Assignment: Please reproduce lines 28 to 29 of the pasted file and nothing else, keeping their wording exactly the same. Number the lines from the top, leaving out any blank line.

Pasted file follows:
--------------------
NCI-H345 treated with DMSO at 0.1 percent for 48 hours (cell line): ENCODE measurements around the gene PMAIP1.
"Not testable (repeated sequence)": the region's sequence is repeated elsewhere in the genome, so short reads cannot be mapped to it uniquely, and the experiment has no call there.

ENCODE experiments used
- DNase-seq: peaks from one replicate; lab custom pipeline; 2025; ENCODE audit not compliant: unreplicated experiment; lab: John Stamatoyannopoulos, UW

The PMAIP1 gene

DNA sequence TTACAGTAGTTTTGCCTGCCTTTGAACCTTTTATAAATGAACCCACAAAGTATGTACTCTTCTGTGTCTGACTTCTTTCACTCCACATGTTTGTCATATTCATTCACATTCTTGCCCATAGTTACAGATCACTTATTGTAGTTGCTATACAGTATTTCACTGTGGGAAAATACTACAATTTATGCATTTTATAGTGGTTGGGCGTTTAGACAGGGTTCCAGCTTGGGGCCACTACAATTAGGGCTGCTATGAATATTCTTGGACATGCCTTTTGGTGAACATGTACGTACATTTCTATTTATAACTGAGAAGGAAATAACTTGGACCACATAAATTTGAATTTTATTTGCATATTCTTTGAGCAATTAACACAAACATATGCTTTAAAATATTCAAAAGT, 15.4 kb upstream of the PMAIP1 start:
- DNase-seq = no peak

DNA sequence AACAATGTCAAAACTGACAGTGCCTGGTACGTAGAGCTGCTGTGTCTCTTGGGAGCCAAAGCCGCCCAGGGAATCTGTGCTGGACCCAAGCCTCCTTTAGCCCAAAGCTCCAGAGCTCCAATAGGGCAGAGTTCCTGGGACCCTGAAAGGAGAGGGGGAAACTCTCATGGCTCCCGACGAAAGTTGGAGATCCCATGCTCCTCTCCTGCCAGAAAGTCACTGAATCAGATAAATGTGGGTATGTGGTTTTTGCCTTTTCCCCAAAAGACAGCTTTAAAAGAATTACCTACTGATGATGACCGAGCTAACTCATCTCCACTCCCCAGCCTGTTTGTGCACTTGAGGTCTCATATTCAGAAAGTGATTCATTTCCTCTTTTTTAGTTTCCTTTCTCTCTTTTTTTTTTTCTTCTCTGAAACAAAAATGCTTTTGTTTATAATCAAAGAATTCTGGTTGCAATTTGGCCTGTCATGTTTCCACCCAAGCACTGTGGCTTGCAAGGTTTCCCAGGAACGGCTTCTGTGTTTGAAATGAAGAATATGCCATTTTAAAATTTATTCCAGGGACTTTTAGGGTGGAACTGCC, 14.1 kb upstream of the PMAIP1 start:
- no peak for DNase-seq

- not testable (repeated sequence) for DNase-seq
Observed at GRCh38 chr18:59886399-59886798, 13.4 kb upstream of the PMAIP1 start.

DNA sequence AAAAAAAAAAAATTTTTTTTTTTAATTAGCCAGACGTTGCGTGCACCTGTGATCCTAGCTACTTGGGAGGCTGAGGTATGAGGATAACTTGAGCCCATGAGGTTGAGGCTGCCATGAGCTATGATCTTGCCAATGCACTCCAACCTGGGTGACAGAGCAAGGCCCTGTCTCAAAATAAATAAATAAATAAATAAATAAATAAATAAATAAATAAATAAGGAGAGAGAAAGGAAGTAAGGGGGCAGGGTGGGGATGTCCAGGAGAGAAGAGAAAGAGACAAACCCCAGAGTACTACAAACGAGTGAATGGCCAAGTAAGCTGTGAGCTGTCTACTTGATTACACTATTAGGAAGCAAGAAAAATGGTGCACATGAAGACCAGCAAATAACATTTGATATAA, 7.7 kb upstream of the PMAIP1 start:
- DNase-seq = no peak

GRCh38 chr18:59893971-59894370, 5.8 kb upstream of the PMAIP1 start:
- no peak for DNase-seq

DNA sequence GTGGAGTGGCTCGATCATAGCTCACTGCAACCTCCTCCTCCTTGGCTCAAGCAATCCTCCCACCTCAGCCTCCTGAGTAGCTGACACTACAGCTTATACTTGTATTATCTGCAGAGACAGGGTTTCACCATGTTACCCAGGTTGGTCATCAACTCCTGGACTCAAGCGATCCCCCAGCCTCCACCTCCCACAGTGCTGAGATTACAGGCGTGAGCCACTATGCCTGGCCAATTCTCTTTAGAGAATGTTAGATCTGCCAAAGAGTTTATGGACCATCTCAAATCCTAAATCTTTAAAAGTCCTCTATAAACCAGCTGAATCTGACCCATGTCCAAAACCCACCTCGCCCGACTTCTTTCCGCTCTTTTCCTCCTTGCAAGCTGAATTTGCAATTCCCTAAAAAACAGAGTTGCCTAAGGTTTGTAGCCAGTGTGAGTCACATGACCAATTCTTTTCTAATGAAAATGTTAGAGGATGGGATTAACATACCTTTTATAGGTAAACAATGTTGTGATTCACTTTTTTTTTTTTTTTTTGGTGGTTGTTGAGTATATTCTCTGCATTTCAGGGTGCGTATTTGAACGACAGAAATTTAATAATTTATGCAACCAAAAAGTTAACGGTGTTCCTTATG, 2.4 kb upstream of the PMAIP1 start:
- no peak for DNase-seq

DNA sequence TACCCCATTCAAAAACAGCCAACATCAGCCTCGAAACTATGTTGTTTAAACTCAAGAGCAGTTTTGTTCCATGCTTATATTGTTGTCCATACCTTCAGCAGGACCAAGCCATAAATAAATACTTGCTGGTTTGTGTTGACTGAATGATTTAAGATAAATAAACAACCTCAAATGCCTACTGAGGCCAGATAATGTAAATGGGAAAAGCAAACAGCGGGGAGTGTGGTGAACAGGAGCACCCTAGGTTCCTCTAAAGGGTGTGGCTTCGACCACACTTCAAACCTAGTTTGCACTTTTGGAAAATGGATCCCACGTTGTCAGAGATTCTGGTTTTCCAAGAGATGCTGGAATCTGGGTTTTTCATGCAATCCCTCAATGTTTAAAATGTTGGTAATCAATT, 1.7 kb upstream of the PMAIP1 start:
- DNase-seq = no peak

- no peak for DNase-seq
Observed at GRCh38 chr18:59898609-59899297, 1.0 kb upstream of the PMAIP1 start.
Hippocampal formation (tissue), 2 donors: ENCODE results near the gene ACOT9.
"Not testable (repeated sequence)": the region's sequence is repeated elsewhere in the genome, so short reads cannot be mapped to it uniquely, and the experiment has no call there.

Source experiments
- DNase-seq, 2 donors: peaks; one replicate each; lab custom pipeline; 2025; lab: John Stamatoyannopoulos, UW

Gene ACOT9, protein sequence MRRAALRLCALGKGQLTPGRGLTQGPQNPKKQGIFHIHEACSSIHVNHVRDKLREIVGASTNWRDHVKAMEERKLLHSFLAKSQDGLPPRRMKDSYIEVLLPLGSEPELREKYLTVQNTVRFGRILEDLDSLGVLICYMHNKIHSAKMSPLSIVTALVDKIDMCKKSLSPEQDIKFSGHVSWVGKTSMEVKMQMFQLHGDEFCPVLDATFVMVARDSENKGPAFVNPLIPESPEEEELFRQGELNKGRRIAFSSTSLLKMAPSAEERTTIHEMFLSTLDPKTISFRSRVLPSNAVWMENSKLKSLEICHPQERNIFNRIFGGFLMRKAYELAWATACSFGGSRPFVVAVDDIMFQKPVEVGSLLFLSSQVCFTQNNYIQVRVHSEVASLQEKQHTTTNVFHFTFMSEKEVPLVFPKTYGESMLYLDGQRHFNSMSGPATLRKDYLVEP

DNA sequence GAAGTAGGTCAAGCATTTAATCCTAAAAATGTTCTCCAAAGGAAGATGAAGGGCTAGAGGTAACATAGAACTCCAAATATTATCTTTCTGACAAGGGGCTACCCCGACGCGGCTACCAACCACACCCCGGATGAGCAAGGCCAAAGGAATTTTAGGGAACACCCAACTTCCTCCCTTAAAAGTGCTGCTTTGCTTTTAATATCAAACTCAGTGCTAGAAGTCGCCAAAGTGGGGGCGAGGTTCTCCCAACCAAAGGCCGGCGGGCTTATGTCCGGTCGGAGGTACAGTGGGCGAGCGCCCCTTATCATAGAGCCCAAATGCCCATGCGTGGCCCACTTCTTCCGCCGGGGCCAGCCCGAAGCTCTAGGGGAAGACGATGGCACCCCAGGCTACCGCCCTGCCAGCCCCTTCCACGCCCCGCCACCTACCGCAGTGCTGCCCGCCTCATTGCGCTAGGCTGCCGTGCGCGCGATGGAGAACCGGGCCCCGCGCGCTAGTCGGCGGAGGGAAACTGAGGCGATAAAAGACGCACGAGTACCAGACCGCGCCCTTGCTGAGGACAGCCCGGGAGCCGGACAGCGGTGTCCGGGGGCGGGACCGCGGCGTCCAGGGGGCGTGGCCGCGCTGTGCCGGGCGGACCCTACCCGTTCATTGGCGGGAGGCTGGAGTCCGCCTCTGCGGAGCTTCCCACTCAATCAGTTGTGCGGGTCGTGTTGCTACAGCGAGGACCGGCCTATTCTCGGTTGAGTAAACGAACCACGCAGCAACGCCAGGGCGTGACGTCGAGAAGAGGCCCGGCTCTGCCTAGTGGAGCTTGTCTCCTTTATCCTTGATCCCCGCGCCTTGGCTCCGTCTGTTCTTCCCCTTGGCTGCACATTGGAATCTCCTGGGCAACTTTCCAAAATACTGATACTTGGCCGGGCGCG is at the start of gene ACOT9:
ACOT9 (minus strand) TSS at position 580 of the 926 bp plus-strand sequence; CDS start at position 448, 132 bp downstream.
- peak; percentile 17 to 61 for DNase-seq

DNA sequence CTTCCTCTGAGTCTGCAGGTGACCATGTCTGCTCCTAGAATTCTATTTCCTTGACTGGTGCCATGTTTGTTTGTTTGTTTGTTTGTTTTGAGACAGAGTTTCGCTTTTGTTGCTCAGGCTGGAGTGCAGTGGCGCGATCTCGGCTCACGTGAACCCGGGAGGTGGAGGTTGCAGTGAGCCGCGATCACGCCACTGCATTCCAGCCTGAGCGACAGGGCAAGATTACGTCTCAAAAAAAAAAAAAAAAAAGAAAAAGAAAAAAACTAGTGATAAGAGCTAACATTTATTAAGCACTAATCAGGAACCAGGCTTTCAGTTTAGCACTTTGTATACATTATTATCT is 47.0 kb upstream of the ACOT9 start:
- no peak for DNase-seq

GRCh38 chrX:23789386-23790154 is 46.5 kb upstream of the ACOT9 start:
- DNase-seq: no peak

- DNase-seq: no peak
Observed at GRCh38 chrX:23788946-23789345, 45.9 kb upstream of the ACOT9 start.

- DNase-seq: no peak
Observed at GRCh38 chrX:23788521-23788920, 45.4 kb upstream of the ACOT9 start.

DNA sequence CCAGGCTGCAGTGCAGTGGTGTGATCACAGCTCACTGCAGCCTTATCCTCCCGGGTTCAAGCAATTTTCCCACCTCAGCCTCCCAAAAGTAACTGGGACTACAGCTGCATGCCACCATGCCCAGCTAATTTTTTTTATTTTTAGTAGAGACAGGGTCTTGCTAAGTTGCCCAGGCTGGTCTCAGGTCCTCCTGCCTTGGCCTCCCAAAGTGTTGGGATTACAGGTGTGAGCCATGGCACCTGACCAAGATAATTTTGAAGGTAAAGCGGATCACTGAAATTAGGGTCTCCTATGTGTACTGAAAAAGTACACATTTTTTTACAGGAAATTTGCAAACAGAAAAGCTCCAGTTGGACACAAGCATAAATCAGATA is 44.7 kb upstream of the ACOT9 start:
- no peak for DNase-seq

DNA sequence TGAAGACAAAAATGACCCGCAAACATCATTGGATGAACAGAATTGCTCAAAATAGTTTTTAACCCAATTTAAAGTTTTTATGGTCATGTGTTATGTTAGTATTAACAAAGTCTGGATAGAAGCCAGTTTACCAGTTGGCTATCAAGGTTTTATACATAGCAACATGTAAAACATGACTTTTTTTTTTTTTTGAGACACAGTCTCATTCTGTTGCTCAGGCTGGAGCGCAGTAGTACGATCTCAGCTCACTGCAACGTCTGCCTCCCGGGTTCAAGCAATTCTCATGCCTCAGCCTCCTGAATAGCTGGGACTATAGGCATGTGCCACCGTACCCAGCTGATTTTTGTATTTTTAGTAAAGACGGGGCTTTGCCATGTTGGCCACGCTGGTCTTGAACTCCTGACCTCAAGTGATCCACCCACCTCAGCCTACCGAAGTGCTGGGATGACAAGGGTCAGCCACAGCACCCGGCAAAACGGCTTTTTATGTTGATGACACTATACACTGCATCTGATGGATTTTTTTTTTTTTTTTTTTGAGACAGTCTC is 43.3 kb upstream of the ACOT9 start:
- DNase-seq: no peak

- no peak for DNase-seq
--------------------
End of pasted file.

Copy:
ACOT9 (minus strand) TSS at position 580 of the 926 bp plus-strand sequence; CDS start at position 448, 132 bp downstream.
- peak; percentile 17 to 61 for DNase-seq